Text: Calculus from Graphical, Numerical, Symbolic points of view, Vol. 1, by A. Ostebee and P. Zorn.
Calculators: You are required to have a graphing calculator. We recommend the Texas Instruments TI-82, although others such as the Sharp EL-9300 or EL-9600 are also acceptable.
About this course: The goal of this course is to develop your understanding of the concepts of Calculus and your ability to apply them to problems both within and outside of Mathematics. Functions are presented and analyzed giving equal weight to tables, graphs, and formulas. You need to continue to develop your proficiency at manipulating formulas and equations, which are the language of science. Fluency in this language is essential for success in science or engineering. You will be expected to use calculators and computers to increase your intuition and understanding of functions and the infinite processes that are basic to calculus. However, you must remember that calculators are a tool-- any tool, when used without proper understanding, can be misused and even dangerous. While calculators do not ``make mistakes'', misunderstanding their results can cause you to make plenty of mistakes.
Homework: You can not learn calculus without working problems. On the schedule, all the problems marked as of ``key importance'' by the authors have been listed. Out of those, from ten to twenty have been marked in boldface: these should be written up and handed in at the first recitation section of the following week. Exercises that ask you to ``explain'' or ``describe'' should be answered with complete English sentences. It is also recommended that you work additional problems from the text; doing these will certainly increase your understanding. Some additional projects will also be assigned; there will be more details later. You are encouraged to study with and discuss problems with others from the class, but write up your own homework yourself.
Reading: The textbook is intended to be read. Read the assigned sections before the lecture! This will greatly increase your comprehension, and enable you to ask intelligent questions in class. Furthermore, the lectures will not always be able to cover all of the material for which you will be responsible.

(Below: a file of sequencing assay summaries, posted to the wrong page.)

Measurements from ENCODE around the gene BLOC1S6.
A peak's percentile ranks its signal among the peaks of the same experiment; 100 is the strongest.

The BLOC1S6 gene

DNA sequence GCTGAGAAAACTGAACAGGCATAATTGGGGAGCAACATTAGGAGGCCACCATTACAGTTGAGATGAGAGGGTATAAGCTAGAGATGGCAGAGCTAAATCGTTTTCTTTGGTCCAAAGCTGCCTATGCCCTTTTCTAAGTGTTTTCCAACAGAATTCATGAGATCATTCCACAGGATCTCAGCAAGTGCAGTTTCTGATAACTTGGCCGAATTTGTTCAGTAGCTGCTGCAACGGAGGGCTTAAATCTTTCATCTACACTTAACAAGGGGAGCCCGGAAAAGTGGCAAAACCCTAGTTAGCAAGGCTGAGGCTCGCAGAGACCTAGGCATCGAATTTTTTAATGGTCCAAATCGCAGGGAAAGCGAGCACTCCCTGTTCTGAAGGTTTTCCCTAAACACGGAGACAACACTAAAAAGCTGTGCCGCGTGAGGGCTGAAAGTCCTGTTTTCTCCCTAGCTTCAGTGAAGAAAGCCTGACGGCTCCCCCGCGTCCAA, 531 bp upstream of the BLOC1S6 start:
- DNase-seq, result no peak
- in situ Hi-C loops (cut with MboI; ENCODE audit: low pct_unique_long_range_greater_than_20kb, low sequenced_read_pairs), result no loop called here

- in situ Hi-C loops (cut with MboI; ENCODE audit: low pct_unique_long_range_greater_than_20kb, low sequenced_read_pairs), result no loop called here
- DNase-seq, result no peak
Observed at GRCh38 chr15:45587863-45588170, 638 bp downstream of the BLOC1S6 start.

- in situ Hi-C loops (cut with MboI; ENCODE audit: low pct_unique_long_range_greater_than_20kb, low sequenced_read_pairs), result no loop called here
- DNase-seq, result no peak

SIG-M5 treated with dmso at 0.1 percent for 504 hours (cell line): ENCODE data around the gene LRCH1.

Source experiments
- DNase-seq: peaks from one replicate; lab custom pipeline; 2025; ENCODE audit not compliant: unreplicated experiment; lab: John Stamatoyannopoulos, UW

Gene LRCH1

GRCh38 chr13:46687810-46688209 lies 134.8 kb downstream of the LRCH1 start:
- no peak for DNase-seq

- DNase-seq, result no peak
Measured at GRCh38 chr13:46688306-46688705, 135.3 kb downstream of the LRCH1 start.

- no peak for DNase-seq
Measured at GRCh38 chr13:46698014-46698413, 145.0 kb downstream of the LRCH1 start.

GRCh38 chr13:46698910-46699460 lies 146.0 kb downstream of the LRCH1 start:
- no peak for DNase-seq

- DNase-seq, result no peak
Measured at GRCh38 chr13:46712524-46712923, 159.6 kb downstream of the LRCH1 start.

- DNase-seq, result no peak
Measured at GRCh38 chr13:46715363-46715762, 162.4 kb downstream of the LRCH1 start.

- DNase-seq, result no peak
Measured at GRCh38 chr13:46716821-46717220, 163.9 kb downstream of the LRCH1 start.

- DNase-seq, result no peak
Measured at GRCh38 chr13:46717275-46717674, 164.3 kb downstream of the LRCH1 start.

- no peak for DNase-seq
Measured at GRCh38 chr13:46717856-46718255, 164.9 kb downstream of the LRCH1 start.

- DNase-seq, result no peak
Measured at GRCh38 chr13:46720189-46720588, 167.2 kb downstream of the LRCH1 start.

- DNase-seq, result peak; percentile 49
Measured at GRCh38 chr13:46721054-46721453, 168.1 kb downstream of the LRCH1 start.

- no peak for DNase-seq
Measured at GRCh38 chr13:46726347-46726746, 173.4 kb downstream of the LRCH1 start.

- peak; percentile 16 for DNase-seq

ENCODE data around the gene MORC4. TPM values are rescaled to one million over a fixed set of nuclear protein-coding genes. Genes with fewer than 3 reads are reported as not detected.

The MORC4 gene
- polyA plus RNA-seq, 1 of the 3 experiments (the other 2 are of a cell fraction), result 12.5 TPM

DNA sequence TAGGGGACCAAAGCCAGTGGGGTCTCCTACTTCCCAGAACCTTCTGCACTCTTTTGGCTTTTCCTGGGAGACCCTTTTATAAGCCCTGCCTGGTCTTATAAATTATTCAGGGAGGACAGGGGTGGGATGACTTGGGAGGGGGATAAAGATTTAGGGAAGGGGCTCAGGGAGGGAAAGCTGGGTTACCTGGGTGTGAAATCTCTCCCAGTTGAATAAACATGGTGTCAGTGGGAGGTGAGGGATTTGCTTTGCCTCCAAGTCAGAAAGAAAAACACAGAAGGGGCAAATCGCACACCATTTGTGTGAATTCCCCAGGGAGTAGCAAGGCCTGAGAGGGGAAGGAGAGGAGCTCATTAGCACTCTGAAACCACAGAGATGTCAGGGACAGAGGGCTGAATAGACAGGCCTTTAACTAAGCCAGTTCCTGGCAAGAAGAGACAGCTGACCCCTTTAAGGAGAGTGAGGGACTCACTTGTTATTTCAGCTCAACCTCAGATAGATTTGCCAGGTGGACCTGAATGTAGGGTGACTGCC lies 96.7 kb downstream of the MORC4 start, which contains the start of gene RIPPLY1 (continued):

Examinations and grading: There will be two evening exams, and the ever-popular final exam. The dates and times are listed below; the locations will be announced in lecture. Success on the exams will require correct and efficient solutions to the more difficult of the homework problems. The recitation grade will be based on class participation in both recitation and lecture, as well as grades on homeworks, quizzes, and projects.
|What||When||% of Final Grade|
|Exam 1||Monday, October 19||8:30-10:00 pm||20%|
|Exam 2||Tuesday, November 17||8:30-10:00 pm||20%|
|Final Exam||Thursday, December 17||7:00-10:00 pm||40%|
Math Learning Center: The Math Learning Center, in Physics A-125, is there for you to get help with Calculus. It is staffed most days and some evenings-- your lecturer or TA may hold some of his or her office hours there. A schedule should be posted outside the room and at the Math Undergraduate Office.
Disabilities: If you have a physical, psychological, medical or learning disability that may impact on your ability to carry out assigned course work, I strongly urge that you contact the staff in the Disabled Student Services office (DSS), room 133 Humanities, 632-6748/TDD. DSS will review your concerns and determine, with you, what accommodations are necessary and appropriate. All information and documentation of disability is confidential. Such arrangements should be made early in the semester (well before the first exam) so that we can accommodate your needs.
Course Coordinator: Scott Sutherland, Math Tower 5D-148
(Institute for Math. Sciences)
Phone: 632-7306 email: email@example.com Office Hours: Wed 11:30-1:30, and by appointment.
(Hours for other lecturers and TAs will be announced in class.)
Schedule and homework: The course will cover all of the material in chapters 1-5 of the text, except for section 4.5. If a section is to be omitted, it will be clarified in class exactly what you are responsible for.
Some sections are marked with an asterisk (*) and are
optional, but should be read independently. The appendices in particular
contain helpful summaries and review material.
Note that the exact schedule may change a bit over the course of the
semester, and differ from the one handed out at the start of classes. The
most up-to-date version, complete with homework problems, etc, can always be
found on the web at